The shark experts and the filmmakers would manipulate the sharks' movements by throwing chunks of bloody tuna into the water, often near the actors. Says Kentis, "We would throw bait in the water to get the sharks to move. But once too many pieces were in the water, the sharks would get really worked up, and then the actors would have to get out of the water. But Laura would still be shooting on her platform, which dipped in and out of the water as the sharks frenzied below. Sometimes she would shoot with her legs dangling in the water."

"That made Blanchard very nervous for me," adds Lau. "She would call out, 'Laura watch out, Laura be careful,' especially as we were throwing the bait in the water from that platform and it was covered with fish blood. But I knew the sharks weren't interested in me, and I trusted the wranglers we were working with." "We were working with top experts," echoes Kentis. Even though the director was often swarmed with sharks, he felt completely safe. "In the water, with the camera, I'd be getting bumped constantly," says Kentis. "There were times I'd look down, there would just be gray, no blue."

The sharks, mostly gray reef sharks with a few bull sharks averaging seven to eleven feet in length, numbered between 45 and 50.

The film's production schedule was also fitted around the work with the sharks. "All of the emotional stuff, the screaming and splashing around, was done weeks later after we'd finished working with the sharks, as a safety precaution," Kentis explains. But there were still plenty of close encounters.

Safety was the primary concern while working with the sharks.

"Even though our budget was low, safety was paramount," Lau explains. "Not only did we get our actors 'open water' certified, but we bore the expense of shooting on location in the Bahamas, where the world's foremost experts on film production with sharks are located."

Actors Blanchard Ryan and Daniel Travis wore protective chain mail under their wetsuits, which would have prevented dismemberment but not bruising. Luckily, neither actor was bitten by a shark, though on the first day of shooting a barracuda bit Ryan. "It was bleeding a lot," says Ryan. "I was like, 'did you get it?' Because if I'm gonna get bit, at least let it be usable footage."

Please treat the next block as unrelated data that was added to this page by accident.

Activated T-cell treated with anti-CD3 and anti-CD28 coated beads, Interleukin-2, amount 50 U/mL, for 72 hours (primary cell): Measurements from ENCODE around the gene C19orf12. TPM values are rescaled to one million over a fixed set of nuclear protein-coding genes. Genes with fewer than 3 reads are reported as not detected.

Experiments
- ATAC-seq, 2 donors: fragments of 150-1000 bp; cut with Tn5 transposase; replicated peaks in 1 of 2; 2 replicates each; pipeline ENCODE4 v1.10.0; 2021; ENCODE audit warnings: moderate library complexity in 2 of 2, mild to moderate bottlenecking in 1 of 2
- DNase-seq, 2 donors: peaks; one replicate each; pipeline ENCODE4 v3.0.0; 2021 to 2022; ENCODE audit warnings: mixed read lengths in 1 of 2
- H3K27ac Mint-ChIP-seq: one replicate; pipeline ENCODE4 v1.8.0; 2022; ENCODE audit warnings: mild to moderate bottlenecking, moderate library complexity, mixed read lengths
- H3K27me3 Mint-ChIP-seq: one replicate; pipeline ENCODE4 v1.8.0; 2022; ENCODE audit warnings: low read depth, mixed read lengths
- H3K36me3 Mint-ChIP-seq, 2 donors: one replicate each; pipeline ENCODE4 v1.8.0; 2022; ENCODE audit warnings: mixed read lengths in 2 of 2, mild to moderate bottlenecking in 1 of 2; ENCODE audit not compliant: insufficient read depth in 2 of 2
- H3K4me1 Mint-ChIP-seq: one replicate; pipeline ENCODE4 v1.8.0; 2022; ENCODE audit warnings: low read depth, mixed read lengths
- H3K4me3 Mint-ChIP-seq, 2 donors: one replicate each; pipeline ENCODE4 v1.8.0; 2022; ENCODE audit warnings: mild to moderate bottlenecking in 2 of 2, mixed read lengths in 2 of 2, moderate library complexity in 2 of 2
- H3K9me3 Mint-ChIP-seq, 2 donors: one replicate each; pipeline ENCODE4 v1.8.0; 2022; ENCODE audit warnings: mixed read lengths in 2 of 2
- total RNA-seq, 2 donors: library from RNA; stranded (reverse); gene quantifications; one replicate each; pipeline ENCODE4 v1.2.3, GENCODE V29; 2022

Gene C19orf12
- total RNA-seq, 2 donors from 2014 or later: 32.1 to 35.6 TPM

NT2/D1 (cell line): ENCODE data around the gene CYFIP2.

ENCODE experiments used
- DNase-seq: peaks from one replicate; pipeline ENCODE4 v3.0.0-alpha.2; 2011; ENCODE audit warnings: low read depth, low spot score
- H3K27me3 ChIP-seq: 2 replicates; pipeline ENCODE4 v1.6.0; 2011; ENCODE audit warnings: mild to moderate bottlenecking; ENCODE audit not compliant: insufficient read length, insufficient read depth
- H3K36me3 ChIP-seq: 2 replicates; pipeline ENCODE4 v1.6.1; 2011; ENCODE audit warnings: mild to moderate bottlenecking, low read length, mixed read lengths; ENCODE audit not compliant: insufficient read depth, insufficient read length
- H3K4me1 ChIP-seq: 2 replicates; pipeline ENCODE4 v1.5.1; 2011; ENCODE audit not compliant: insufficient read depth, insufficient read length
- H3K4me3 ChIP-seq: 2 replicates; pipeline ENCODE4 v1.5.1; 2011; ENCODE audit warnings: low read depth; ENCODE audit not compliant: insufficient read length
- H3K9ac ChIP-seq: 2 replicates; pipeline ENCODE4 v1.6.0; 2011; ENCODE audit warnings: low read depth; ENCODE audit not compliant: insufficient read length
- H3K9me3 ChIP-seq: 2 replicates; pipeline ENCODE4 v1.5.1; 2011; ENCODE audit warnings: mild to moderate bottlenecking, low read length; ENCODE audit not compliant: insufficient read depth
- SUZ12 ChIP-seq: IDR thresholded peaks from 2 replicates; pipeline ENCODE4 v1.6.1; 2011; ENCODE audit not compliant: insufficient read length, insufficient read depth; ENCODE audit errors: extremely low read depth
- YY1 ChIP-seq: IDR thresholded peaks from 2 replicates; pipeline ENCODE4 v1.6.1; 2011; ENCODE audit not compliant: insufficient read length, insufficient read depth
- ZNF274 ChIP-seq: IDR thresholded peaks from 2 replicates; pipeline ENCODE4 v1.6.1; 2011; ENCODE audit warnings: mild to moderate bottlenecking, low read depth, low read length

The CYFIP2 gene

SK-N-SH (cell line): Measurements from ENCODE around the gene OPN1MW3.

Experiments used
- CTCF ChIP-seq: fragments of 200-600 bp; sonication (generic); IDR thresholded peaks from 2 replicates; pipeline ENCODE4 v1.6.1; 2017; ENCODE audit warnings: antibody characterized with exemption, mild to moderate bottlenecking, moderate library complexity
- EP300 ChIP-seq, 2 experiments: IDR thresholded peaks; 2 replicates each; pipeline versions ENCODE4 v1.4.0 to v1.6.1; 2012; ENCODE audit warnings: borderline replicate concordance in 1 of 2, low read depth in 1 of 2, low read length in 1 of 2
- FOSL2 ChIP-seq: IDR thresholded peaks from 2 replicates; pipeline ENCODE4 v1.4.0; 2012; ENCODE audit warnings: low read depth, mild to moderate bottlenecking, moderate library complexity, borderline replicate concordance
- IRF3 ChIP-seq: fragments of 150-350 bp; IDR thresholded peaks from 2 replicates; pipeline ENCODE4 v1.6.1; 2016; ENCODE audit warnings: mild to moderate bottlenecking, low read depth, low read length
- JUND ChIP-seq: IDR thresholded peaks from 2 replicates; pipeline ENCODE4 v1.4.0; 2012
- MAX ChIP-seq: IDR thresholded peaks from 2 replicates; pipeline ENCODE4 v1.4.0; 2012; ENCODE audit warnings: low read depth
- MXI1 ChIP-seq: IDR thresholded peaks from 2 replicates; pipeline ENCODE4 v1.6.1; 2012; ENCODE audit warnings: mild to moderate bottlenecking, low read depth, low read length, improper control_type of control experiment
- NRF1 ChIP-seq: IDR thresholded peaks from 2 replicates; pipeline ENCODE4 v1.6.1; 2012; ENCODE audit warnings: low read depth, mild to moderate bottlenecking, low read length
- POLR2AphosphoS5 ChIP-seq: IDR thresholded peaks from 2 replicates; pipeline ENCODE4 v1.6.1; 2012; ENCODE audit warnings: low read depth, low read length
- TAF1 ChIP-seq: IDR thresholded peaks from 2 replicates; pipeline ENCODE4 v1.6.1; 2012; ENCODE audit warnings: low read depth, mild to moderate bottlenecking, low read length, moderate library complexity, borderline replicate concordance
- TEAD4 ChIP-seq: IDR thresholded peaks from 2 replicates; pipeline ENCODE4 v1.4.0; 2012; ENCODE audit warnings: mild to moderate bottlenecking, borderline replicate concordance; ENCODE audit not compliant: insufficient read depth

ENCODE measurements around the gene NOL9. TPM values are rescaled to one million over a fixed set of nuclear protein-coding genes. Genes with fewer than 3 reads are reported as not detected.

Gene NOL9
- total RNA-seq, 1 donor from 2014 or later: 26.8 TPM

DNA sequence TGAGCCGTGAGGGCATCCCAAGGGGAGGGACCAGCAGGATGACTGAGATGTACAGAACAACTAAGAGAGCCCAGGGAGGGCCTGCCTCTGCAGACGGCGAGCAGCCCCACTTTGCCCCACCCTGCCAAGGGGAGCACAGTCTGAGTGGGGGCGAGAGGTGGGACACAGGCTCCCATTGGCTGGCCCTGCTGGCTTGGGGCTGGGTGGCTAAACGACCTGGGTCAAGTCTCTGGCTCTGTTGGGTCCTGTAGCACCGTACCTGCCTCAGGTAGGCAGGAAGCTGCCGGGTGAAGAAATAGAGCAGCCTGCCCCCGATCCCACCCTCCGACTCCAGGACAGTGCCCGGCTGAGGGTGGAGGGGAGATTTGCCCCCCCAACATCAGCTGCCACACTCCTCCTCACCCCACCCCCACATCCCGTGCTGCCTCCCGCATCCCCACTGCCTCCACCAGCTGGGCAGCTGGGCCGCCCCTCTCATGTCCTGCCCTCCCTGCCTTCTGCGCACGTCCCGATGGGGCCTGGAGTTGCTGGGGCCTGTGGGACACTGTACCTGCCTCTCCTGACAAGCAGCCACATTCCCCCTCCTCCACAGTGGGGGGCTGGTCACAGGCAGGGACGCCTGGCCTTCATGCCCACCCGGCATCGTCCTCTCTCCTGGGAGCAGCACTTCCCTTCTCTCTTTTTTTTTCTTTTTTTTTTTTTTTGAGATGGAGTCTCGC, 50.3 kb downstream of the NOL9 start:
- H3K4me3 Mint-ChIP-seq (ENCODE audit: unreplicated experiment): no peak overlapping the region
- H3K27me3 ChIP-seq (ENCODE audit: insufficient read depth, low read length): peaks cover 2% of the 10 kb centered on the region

Kentis did not capture the bite, though it happened on the day of the shoot when Ryan and Travis' characters cavort among the coral with angelfish and eels.

"Daniel was much less afraid of the sharks, but I was terrified," says actress Blanchard Ryan. "The first day we shot, Chris jumps in the water, Daniel jumps in the water, they're swimming around, the sharks are eating the tuna, and they're not bothering them. I was thinking, 'I'm being a Nancy. I need to get in the water!' But it was just terrifying."

Adds Daniel Travis, "When they wanted the sharks to swim really close they would throw the chunks of tuna right next to us. I'd shout, 'A little close on that one! That's a little close!'"

Producer Laura Lau insists that even though the actors had a harrowing experience, they were safe as they bobbed among the sharks. "This is a known shark population, and the people we worked with dive with those sharks every day. The sharks know, almost like pigeons, that they're going to get fed, and they're accustomed to ignoring divers in the water. It's true that Daniel and Blanchard couldn't splash around too much because they could have been bitten by accident. Any time you're near animals with large, sharp teeth, you have to be very cautious. But I never felt for a moment that anyone was in danger."

"Working in the water with real sharks was the key to the movie for me, "Kentis adds. "It seems like in most movies today, everything is done with CGI [computer generated imaging], and personally I don't get the same sense of danger that I did with movies from the 70s and 80s, when you saw stunt men doing these amazing things. You'd say, 'Oh my god, someone was in that car! when it wrecked.

"It was important to work with real sharks, to get the way their tails flap around like big rats in the water as opposed to the usual Hollywood fin gliding smoothly on the surface."

Born and raised in New England, BLANCHARD RYAN graduated from the University of New Hampshire with a BA in Political Philosophy. She began her career in commercials, while studying acting and improv in New York City. Prior to her role as Susan in OPEN WATER, Ryan also starred in several independent films including "My Sister's Wedding," "Remembering Sex" and "Exceed," and appeared in Fox Searchlight's "Broken Lizard's Super Troopers" and Kevin Smith's "Big Helium Dog."

Ryan also appeared on HBO's "Sex and the City," and performed in recurring scripted and improv sketches on NBC's "Late Night with Conan O'Brien."

Ryan is an avid hockey fan, and loves visiting zoos and aquariums and reading mystery novels.

DANIEL TRAVIS grew up in Clarkston, Michigan and attended Miami University in Oxford, Ohio, where he completed his undergraduate studies in theater and received a BFA. He then attended The Mason Gross School of the Arts at Rutgers University where he received an MFA.

Major theatre roles have consisted of John Buchanan in Summer and Smoke, The Earl of Richmond in Richard III and Paul Bratter in Barefoot In The Park. He has also been seen in "Sex and The City" as "Captain Crunch" and in "The Education of Max Bickford" with Richard Dreyfus.

OPEN WATER is Daniel's first feature length film.